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From Glasgow To Shokwane

Previously it was noted that from the age of 10, David Livingstone had been put to work from 6 am to 8 pm, six days a week at a cotton spinning mill. It was while working as a child labourer in the factory that he educated himself through self-study; positioning open books on his spinning jenny.

His thrift as well as intellectual determination paid off in 1836 when, at the age of 23, he entered a classroom for the first time. Having saved money from his wages over the izmit escort bayan years, while mastering the arts and sciences, he enrolled at the then Anderson University, Glasgow, for medical studies.

In 1838, he suspended his studies for a year to work for the London Missionary Society (LMS), who thereafter sponsored him to become a medical missionary.

Thus, it was that he moved to London in 1840 to complete his training at the British and Foreign Medical School, Aldersgate Street Dispensary and Charing Cross and Moorefield’s Hospitals. While in London, Livingstone also became involved with the newly formed “Society for the Extinction of the Slave Trade and the Civilisation of Africa”, being among the large crowd who attended its inaugural meeting at Exeter Hall on June 1, 1840.

The event was highlighted by the first public speaking engagement of the Prince Consort Albert, who had married Queen Victoria (Mmamosadinyana) the previous February. Having agreed to serve as the Society’s President, the Prince Consort opened the meeting with the following remarks: “I have been induced to preside at the meeting of this Society, from a paramount conviction of its great importance to the great interests izmit grup ve swinger escort of humanity and justice.

I regret that the benevolent and persevering exertions of England to abolish that atrocious traffic in human being (at once the desolation of Africa and the blackest stain upon civilised Europe) have not as yet led to any satisfactory conclusion.”

The meeting is also remembered for Thomas Buxton’s passionate call for Africa’s transformation through the ‘civilising’ influence of commerce and Christianity, the origin of what become known as the “3 Cs”. More substantively, the Society resolved to support the establishment of missions that besides preaching the gospel would promote practical education, including medical and agricultural science, on the continent.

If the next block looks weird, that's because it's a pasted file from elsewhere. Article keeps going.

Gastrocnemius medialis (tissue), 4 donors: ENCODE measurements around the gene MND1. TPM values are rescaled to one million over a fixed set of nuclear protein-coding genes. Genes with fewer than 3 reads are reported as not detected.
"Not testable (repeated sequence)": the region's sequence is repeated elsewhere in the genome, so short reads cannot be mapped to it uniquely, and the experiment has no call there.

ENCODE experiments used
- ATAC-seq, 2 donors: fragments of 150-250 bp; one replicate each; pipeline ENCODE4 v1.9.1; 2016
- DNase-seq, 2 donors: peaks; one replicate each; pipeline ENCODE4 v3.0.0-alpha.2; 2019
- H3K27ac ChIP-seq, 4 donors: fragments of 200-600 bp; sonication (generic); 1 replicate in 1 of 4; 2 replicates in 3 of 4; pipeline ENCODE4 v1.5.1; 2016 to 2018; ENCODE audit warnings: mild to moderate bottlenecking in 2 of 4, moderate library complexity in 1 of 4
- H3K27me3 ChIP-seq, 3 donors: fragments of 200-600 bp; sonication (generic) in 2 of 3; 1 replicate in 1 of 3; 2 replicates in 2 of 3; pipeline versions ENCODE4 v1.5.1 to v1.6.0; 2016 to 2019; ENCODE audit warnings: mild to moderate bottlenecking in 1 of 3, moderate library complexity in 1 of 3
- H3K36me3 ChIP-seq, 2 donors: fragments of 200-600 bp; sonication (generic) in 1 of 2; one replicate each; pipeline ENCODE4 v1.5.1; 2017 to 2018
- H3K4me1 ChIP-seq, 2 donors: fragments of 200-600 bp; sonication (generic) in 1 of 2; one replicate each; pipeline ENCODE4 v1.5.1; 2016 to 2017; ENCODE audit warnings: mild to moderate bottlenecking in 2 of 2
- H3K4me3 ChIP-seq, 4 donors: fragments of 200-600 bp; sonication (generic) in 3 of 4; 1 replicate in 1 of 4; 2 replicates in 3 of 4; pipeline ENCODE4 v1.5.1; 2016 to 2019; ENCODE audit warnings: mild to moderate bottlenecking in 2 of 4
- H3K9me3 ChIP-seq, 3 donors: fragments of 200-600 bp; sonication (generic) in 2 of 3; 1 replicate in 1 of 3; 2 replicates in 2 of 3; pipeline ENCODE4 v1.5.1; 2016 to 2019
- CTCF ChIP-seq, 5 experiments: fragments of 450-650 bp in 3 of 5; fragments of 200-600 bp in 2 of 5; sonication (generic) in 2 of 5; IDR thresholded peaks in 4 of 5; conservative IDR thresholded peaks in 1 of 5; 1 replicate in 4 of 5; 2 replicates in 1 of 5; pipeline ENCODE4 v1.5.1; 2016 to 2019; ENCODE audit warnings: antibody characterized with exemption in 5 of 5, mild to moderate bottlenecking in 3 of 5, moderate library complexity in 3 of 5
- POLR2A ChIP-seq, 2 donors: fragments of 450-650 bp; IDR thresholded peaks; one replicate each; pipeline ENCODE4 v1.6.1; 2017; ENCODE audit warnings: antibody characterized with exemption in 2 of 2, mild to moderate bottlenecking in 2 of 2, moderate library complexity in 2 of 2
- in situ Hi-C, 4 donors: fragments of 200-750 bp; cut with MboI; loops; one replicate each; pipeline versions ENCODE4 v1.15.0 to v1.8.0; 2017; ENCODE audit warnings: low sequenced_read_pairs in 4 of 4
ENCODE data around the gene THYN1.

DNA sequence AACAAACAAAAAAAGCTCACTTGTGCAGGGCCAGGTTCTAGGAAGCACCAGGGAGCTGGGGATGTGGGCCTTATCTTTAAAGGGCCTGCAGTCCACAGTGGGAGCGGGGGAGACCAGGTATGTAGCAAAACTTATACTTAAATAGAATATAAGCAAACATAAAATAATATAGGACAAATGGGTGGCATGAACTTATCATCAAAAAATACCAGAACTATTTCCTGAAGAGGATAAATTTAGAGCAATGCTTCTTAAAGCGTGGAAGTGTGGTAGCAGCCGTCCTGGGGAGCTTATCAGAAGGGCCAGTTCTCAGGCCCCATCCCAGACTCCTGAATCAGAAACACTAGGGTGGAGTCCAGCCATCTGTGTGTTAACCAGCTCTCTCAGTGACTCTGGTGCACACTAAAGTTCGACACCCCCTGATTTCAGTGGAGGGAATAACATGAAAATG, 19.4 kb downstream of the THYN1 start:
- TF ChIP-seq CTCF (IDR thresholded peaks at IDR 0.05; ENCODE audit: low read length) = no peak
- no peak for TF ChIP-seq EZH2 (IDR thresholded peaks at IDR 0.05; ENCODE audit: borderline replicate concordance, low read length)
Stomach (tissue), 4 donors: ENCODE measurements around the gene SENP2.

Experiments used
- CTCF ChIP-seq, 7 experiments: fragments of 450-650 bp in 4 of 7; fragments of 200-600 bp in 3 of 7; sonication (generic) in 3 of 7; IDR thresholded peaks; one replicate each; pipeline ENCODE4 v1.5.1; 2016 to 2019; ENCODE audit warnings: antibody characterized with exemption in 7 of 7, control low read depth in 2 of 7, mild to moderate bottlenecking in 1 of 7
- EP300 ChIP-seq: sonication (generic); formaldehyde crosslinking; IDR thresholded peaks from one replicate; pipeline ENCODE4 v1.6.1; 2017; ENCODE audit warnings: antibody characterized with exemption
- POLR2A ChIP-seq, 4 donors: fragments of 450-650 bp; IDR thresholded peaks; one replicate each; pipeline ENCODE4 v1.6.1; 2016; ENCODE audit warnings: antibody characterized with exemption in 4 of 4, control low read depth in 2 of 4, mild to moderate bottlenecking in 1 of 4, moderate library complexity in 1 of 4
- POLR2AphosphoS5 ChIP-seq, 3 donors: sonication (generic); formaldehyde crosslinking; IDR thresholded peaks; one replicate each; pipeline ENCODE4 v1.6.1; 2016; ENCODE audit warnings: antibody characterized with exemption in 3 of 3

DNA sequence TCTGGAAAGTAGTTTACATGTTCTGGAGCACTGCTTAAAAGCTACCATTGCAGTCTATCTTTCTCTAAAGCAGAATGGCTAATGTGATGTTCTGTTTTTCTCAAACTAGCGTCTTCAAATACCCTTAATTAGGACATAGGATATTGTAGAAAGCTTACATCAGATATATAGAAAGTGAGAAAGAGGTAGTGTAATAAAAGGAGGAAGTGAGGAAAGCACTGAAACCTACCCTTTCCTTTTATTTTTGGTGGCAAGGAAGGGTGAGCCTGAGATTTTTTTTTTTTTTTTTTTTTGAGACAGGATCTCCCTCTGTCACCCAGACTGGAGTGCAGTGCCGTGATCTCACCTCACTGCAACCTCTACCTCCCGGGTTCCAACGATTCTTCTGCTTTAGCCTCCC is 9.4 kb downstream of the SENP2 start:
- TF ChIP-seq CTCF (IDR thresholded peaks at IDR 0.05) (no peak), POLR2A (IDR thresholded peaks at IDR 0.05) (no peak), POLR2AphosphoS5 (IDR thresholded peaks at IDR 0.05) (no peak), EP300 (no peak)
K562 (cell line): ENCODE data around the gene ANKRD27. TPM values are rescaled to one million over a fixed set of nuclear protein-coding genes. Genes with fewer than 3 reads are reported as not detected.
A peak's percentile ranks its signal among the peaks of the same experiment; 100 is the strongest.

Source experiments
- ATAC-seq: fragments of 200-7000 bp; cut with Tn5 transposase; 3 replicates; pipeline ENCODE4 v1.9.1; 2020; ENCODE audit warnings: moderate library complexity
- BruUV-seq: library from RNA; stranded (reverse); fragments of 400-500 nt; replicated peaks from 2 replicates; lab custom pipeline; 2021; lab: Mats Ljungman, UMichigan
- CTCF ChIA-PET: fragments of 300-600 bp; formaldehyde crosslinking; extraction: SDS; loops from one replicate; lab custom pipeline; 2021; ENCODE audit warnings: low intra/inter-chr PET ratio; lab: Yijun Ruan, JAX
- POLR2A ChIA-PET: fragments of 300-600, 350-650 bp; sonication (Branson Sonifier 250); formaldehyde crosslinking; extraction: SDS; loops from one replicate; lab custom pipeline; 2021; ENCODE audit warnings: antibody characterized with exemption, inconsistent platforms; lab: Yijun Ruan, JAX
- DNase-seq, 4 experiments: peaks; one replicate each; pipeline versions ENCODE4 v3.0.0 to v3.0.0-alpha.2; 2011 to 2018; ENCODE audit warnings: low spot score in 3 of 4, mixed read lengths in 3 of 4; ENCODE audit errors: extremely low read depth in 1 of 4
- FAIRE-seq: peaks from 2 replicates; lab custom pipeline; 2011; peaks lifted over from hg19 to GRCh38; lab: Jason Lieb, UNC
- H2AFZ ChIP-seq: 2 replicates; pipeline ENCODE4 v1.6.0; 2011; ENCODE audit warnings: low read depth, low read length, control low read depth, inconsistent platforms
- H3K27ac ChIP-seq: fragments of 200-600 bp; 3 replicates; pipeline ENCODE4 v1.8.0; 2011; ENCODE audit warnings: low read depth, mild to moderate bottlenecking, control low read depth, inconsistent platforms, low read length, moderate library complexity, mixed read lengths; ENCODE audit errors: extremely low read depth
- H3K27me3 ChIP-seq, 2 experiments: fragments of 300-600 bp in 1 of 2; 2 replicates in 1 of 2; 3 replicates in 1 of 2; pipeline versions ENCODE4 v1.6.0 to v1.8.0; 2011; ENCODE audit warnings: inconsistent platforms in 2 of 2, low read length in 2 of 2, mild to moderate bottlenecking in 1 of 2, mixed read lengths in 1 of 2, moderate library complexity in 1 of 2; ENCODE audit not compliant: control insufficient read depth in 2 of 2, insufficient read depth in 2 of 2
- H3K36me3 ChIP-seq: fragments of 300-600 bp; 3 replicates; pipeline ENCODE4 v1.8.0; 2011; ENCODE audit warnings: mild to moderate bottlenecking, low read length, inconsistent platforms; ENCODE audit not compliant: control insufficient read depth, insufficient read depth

During the same period, Livingstone first contacted Robert Moffat, then on furlough in Britain, who spoke of a vast plain north of Kudumane where there were “a thousand villages where no missionary had ever

been.” For Livingstone, who had originally thought of working in China, this was a turning point. 


On December 8, 1840 he embarked for South Africa, having both passed his medical examinations and been ordained as an LMS missionary the previous

week. He arrived at Cape Town on March 15, 1841, where he spent a month before embarking for Port Elizabeth.

Thereafter, on May 20 he finally set out overland for Moffat’s mission at Kudumane, arriving on July 31, 1841. Once settled, Livingstone devoted himself to learning Setswana. In a letter to his parents, dated September 29, 1841, he reported: “I am busy learning the language which is not remarkably difficult.

The only impediment is the want of proper aids such as Dictionaries, Grammars etc. I hope, however, to soon conquer it, & then preach Christ & him crucified to the perished Bechuanas.” The good doctor further added: “I have a great deal of work helping the infirm, & many of them seem attached to me on account of the little attentions shown to themselves or children, of whom they are remarkably fond.

Mothers are mothers I see all over the world.” In keeping with Moffat’s vision of thousands of villages hungry for the gospel on October 17, 1841 Livingstone joined the Rev. Roger Edwards on an expedition to re-establish LMS contact with the merafe north of the Batlhaping, which had been relatively neglected during the Amandebele reign of terror.

During their six week reconnaissance, they visited the Bakgatla bagaMmanaana under Kgosi Mosielele, then living at Maboutsa, the rival Bakwena factions at Shokwane and Dithubaruba, under Dikgosi Sechele and Bubi respectively, the Bangwaketse of Kgosi Sebego at Setlagole and the Barolong boo Ratshidi of Kgosi Tawana, who had re-settled at Lotlhakane.

In his later book “Missionary Travels and Researches in South Africa”, Livingstone described the expedition as a visit to the Bakwena country, where he first met Sechele, further stating that: “I attached myself to the tribe called Bakuena or Bakwains, the chief of which, named Sechele, was then living with his people at a place called Shokuane.

I was from the first struck by his intelligence, and by the marked manner in which we both felt drawn to each other.” Notwithstanding their 1841 encounter it was sometime later, in 1846, before Livingstone took up permanent residence at Sechele’s. 

Thereafter, for a relatively brief period the two forged a partnership that transformed both their personal destinies and that of the entire region. Livingstone’s private correspondence, however, further reveals that he was at first wary and at times dismissive of Sechele, who on the other hand appears to have been eager from an early stage to recruit the missionary for his own ends.

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